Georgia Slip and Fall Case Dismissed on Summary Judgment

A federal judge in Georgia dismissed a slip-and-fall case against Walmart finding that the company owed the woman no duty to keep its store safe from water hazards.

In Chapman v. Wal-Mart, Wal-Mart’s Customer Service Manager began instituting rainy day procedures. Employees were instructed to place carpeted mats in the inside vestibule, inspect the vestibule and front store area throughout the morning for dampness, dry off shopping carts, hand out umbrella bags, and use brightly colored cones to warn customers of possible water on the floor. When plaintiff entered the store the rain had ceased, but the weather remained damp.

She entered the vestibule to grab a shopping cart, not looking down at the ground while doing so. On her way to the carts, she slipped and fell. Upon falling, she noticed a puddle on the ground. Plaintiff brought a slip-and-fall case in federal district court, alleging Wal-Mart acted negligently by failing to keep the store free of puddles and for failing to adequately warn her of puddles. Wal-Mart filed a motion for summary judgment.

Georgia law requires an unusual accumulation and a lack of reasonable inspection and cleaning in order for a plaintiff to recover in a slip-and-fall case. Georgia courts recognize that rainy weather and subsequent dampness and puddles are commonplace in Georgia. Courts therefore only want to reward plaintiffs when stores somehow have superior knowledge of the water hazard, given that the risk of puddles, even inside a store, is common knowledge of ordinary citizens. In these instances, stores must only exercise ordinary care towards customers, meaning that they only need to protect against unreasonable risks of harm.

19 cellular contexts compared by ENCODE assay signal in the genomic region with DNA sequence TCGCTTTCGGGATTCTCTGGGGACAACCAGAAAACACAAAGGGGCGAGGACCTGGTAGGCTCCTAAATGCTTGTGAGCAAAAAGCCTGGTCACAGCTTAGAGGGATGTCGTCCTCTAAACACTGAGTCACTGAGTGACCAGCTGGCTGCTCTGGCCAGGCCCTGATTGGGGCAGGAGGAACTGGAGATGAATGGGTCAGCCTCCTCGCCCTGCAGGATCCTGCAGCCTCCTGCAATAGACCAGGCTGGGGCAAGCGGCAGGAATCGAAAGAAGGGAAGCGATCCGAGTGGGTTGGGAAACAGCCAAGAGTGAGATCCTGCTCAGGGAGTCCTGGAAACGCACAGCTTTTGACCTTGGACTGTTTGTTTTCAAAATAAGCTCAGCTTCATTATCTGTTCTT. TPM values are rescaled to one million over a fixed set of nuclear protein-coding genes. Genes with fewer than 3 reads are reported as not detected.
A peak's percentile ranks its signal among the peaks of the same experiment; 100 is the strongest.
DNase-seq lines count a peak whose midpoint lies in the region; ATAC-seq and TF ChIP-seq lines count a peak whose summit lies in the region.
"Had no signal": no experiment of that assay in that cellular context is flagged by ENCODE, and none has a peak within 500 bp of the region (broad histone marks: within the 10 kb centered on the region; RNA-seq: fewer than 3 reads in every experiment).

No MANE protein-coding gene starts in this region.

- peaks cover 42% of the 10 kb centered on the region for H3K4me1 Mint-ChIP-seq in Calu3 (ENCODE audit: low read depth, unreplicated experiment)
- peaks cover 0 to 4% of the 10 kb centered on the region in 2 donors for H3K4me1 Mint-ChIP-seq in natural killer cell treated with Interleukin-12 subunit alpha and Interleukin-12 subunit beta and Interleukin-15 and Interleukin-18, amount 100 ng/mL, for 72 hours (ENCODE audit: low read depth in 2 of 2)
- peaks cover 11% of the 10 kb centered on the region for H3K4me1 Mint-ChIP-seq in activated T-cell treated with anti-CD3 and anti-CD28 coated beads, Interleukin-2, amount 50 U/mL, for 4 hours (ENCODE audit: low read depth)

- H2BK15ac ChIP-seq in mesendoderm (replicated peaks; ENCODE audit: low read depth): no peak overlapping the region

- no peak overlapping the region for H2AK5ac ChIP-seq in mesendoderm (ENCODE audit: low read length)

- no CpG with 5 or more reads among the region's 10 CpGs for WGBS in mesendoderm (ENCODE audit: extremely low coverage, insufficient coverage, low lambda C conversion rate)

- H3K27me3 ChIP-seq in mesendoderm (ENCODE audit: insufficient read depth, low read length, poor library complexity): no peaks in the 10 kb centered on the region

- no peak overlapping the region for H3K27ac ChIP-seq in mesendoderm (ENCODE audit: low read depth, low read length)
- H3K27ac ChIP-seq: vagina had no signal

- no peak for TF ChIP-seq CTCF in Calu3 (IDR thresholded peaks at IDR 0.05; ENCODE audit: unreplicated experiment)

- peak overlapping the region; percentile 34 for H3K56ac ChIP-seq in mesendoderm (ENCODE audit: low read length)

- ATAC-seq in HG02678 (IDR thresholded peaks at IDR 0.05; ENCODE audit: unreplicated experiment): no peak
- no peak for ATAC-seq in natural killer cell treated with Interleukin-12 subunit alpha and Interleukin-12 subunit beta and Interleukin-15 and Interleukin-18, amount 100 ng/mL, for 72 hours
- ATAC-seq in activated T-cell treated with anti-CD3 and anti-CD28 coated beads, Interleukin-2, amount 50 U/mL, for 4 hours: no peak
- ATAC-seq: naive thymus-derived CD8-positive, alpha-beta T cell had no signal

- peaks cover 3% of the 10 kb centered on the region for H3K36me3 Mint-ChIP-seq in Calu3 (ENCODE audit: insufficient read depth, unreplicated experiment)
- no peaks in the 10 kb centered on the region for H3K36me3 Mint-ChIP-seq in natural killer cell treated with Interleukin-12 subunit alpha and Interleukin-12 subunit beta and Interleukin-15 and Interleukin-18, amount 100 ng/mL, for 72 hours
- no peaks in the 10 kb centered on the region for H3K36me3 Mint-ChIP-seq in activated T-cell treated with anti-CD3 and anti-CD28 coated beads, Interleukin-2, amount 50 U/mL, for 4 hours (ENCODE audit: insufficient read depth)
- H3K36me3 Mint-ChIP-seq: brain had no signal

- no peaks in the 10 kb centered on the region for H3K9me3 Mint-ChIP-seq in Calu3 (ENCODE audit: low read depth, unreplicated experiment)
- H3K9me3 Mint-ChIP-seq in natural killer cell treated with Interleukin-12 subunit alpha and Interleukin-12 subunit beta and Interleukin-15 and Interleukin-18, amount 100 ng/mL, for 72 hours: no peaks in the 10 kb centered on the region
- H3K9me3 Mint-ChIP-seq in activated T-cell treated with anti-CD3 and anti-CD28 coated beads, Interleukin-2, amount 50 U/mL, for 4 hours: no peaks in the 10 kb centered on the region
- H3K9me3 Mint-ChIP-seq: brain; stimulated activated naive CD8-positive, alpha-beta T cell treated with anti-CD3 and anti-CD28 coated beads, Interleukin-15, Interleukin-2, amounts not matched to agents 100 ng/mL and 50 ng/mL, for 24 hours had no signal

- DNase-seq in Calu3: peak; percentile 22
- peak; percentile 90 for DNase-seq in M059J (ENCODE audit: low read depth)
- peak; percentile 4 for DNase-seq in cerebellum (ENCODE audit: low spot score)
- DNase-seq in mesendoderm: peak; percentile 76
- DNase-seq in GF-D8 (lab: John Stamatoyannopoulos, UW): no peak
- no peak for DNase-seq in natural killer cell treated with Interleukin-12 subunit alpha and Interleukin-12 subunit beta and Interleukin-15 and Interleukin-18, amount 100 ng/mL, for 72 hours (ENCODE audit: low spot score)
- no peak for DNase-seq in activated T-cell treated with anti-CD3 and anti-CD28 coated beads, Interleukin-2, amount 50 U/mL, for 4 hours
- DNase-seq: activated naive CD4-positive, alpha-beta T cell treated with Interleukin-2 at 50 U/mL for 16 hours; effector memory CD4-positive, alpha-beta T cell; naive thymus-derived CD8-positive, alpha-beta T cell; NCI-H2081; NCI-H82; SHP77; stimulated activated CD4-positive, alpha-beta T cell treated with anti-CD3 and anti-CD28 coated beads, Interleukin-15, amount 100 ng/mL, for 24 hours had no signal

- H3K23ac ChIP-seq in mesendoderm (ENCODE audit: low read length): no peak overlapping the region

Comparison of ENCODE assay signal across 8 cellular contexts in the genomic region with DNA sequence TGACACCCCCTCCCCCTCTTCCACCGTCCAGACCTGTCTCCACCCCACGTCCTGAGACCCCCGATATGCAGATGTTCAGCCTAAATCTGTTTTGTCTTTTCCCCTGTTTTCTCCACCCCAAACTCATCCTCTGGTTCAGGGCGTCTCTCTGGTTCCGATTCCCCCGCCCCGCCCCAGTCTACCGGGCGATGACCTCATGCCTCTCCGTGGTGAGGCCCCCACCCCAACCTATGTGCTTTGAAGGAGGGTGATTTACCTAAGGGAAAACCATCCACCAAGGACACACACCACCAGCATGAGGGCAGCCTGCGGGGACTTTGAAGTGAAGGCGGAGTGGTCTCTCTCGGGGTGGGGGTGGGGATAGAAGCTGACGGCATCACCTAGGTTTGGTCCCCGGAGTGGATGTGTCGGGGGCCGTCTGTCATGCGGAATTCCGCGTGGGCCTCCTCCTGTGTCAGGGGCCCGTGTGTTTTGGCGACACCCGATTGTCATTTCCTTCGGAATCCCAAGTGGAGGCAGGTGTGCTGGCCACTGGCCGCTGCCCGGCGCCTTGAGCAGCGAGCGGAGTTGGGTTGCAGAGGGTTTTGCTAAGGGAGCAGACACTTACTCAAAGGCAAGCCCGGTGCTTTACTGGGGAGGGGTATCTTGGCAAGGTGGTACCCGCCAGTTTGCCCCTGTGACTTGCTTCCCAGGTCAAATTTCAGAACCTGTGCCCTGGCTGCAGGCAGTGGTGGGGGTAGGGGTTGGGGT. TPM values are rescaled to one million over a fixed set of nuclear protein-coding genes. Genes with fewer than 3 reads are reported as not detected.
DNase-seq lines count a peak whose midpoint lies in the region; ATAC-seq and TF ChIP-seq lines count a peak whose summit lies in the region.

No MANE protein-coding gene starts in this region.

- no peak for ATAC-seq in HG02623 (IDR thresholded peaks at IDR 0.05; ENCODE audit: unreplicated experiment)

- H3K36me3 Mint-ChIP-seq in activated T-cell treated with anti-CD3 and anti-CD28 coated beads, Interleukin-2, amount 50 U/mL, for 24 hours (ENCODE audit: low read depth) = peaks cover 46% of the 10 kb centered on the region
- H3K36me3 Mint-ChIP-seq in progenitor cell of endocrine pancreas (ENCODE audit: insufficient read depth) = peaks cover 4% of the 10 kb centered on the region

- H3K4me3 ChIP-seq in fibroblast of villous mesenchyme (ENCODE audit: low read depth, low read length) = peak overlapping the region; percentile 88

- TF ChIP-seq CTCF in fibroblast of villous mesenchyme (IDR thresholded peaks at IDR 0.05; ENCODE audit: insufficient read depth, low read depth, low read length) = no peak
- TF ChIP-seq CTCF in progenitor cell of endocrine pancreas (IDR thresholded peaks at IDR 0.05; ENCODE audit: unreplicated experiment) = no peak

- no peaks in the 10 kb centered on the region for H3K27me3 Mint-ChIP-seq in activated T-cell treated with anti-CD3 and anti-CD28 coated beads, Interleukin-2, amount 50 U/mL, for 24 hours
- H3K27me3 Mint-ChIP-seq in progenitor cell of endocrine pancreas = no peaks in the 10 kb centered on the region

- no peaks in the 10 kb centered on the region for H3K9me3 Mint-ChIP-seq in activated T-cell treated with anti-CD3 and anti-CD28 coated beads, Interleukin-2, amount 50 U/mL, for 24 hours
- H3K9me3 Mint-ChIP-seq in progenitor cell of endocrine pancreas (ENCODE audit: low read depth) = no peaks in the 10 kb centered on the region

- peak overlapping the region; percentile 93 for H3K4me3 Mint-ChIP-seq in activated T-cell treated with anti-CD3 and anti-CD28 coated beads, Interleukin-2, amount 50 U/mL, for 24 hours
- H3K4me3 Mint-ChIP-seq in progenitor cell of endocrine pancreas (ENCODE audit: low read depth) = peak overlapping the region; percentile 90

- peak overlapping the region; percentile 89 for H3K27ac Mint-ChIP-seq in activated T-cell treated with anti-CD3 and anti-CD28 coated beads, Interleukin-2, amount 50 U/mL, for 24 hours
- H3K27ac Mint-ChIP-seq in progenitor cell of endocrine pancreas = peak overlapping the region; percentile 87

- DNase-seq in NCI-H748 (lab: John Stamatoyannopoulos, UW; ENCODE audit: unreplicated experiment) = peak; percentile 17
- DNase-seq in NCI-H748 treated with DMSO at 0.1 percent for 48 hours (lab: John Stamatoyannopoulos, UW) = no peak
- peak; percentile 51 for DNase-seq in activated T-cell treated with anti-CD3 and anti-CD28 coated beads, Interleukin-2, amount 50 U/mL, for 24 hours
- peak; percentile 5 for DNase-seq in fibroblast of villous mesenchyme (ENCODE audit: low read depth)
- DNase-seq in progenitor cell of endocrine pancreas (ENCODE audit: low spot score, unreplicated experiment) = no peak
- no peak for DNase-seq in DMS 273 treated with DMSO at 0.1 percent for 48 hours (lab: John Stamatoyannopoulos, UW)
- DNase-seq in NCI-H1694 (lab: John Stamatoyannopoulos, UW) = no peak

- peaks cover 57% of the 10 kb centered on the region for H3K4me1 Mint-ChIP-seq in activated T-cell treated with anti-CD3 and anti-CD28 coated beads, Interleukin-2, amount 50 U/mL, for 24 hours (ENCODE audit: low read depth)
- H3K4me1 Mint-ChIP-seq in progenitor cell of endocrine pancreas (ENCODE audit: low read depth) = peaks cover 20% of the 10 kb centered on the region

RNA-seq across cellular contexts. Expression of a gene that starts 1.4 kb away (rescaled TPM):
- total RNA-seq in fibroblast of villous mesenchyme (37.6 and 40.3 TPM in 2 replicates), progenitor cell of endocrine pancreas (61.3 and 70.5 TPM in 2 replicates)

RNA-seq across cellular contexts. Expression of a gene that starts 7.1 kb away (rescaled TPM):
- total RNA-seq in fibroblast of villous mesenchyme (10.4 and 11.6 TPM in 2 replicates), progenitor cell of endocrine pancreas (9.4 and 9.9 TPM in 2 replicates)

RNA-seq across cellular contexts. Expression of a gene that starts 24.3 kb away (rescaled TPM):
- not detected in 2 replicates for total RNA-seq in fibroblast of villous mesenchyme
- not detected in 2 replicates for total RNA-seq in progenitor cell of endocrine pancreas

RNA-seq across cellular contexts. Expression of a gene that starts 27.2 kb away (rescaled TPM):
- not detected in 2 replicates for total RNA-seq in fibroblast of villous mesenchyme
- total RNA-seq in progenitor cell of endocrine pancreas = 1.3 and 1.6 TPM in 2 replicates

A puddle is generally not seen as an unreasonable risk given how common it is. In addition, stores only have the duty to warn when they have superior knowledge in slip-and-fall cases. As puddles during rainy weather are common knowledge, it is an uphill battle for rainy weather slip-and-fall plaintiffs to prove superior knowledge. In its motion, Wal-Mart argued that: (1) Chapman was aware it had just rained and that it was damp outside, (2) Chapman admitted that it was not unusual for store entrances to be damp on rainy days, and (3) the Customer Service Manager had inspected the floor five minutes prior to the fall and found no water. Chapman failed to provide any evidence to support her case in her response.

To make this case work, you have to put forth some evidence. Specifically, plaintiff’s lawyer failed to offer any evidence that: (1) an unreasonable accumulation of water existed on the floor and (2) Wal-Mart acted unreasonably in its inspection or cleaning procedures. The law is, and it should be, that plaintiffs have to show actual negligence, not just that someone got hurt. The court found that Wal-Mart had exercised ordinary care in keeping its store safe and dry and did not breach a duty to warn Chapman of any hazards. Therefore, the court granted Wal-Mart’s motion for summary judgment.

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